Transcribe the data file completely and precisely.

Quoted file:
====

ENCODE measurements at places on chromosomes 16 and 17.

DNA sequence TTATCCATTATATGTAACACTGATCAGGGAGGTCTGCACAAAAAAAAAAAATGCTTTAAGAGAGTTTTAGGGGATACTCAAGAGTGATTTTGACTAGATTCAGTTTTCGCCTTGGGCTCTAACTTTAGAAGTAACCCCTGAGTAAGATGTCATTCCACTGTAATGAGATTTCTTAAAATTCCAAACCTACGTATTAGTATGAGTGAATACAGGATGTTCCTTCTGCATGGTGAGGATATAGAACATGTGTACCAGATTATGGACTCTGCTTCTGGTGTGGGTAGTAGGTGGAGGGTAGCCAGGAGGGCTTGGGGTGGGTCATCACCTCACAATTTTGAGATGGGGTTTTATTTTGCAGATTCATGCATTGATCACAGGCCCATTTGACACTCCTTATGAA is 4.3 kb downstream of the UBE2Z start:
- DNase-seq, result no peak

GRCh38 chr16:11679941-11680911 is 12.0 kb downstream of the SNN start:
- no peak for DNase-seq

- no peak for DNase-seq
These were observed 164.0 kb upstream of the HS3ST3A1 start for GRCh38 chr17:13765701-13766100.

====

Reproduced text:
ENCODE measurements at places on chromosomes 16 and 17.

DNA sequence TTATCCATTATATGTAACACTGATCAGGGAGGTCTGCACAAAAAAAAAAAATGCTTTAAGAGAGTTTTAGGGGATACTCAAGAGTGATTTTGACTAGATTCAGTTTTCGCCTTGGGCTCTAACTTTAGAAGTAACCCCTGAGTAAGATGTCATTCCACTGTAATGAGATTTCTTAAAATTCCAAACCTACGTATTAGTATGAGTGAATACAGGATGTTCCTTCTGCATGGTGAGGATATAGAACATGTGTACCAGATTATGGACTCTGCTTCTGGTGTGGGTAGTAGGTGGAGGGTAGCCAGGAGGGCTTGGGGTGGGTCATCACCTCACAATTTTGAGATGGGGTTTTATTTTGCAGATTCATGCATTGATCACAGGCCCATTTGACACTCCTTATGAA is 4.3 kb downstream of the UBE2Z start:
- DNase-seq, result no peak

GRCh38 chr16:11679941-11680911 is 12.0 kb downstream of the SNN start:
- no peak for DNase-seq

- no peak for DNase-seq
These were observed 164.0 kb upstream of the HS3ST3A1 start for GRCh38 chr17:13765701-13766100.